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NCCRM Celebrates 20 Years in Practice

The North Carolina Center for Reproductive Medicine (NCCRM) is celebrating 20 years of helping families grow.  Established in 1992 as the first private fertility center in the state of North Carolina, NCCRM has seen thousands of babies born through its efforts.

The three founders of NCCRM paved the way for reproductive health in North Carolina outside of the university setting.  Sameh K. Toma, MD, Gerald Mulvaney, MD and the late Luther Talbert, MD left the University of North Carolina at Chapel Hill to begin this endeavor.  They knew their decision to bring fertility care to private practice would flourish.  Dr. Talbert was considered a pioneer in reproductive endocrinology, having performed the first successful in vitro fertilization (IVF) procedure in the state.  NCCRM also is credited with the first Intracytoplasmic Sperm Injection (ICSI) and Preimplantation Genetic Diagnosis (PGD) procedures in North Carolina.

Through the years, the fertility specialists have continued to pursue the latest advances in artificial reproductive techniques, including in vitro fertilization using donor eggs, sex selection, embryo adoption and now egg freezing.  As members of the American Society of Reproductive Medicine and the Society for Assisted Reproductive Technology, Drs. Toma and Mulvaney continue to be on the forefront of reproductive advances.  They both concentrate on fertility and gynecology and have both retired from obstetrical practice.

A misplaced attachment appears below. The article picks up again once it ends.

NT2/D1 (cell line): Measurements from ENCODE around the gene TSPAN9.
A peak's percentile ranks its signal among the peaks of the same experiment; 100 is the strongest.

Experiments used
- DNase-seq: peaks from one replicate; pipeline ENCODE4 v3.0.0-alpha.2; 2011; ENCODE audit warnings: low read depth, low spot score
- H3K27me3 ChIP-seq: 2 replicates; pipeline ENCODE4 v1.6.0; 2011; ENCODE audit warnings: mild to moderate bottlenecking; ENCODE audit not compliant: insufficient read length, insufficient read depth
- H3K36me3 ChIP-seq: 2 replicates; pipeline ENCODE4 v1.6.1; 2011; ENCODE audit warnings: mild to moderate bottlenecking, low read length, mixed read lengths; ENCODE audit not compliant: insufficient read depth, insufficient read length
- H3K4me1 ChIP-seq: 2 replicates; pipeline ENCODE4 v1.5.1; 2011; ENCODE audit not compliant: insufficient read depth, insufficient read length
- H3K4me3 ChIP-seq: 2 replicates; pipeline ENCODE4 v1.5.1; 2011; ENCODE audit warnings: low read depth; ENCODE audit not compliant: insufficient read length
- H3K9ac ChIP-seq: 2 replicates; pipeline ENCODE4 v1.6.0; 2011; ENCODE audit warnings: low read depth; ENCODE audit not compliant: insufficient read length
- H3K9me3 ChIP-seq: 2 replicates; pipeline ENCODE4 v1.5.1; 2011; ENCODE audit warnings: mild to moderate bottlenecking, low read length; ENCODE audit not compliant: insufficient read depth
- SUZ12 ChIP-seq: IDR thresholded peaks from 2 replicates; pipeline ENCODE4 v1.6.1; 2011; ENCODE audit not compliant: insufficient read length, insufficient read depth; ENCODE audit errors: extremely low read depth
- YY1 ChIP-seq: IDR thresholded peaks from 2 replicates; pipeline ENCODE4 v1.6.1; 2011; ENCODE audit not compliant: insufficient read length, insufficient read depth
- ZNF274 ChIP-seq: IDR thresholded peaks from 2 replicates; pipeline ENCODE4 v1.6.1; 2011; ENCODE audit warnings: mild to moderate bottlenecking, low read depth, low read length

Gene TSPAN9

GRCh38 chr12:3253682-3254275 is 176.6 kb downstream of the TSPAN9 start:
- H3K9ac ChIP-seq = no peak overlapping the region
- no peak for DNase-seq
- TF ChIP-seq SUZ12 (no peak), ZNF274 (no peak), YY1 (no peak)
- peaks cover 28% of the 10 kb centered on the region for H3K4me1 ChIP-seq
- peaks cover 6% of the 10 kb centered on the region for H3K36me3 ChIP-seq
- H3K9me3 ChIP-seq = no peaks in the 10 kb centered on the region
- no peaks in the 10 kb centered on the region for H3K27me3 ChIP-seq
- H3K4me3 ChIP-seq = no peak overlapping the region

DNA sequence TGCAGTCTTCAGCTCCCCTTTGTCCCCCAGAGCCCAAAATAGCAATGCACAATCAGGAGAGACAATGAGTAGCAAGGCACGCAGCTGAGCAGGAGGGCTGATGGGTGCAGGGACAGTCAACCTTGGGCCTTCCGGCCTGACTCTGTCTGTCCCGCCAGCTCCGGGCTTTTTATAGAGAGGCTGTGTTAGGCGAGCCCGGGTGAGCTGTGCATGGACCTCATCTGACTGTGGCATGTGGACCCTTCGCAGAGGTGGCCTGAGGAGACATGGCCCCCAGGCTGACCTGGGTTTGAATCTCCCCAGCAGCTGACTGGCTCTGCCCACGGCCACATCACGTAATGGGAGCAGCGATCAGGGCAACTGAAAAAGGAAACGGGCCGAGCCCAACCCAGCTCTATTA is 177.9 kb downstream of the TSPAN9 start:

“To look back on the work we have done is remarkable.  Time and time again, our patients stop by the clinic with their kids who are now teenagers and young adults,” says Sameh K. Toma, MD. “To help people become parents is truly an honor.”

Since 1992, thousands of couples have been treated at NCCRM’s Cary and Greensboro clinics resulting in thousands of children born.  Today, Drs. Toma and Mulvaney also spend many hours in the clinic’s state-of-the-art operating suite doing tubal reversal surgery.  That’s because the number of women requesting their sterilization be reversed has grown considerably in recent years with twice as many patients seen last year at NCCRM than the year before.  “Many women change their minds after getting their tubes ligated (tied) and they debate whether to have tubal reversal surgery or go straight to in vitro fertilization to become pregnant again,” says Gerald Mulvaney, MD.  “We carefully consult with each patient what would be the best chances of success with each technique to help them make their decision.”

In addition to leading NCCRM, Drs. Toma and Mulvaney also helped found the Pay It Forward Fertility Foundation in 2008, a non-profit organization based in Raleigh that helps couples needing financial assistance for fertility treatment.  To date, Pay It Forward Fertility Foundation has given 12 grants to couples.  Four babies have been born and five more are on the way in 2013.

 


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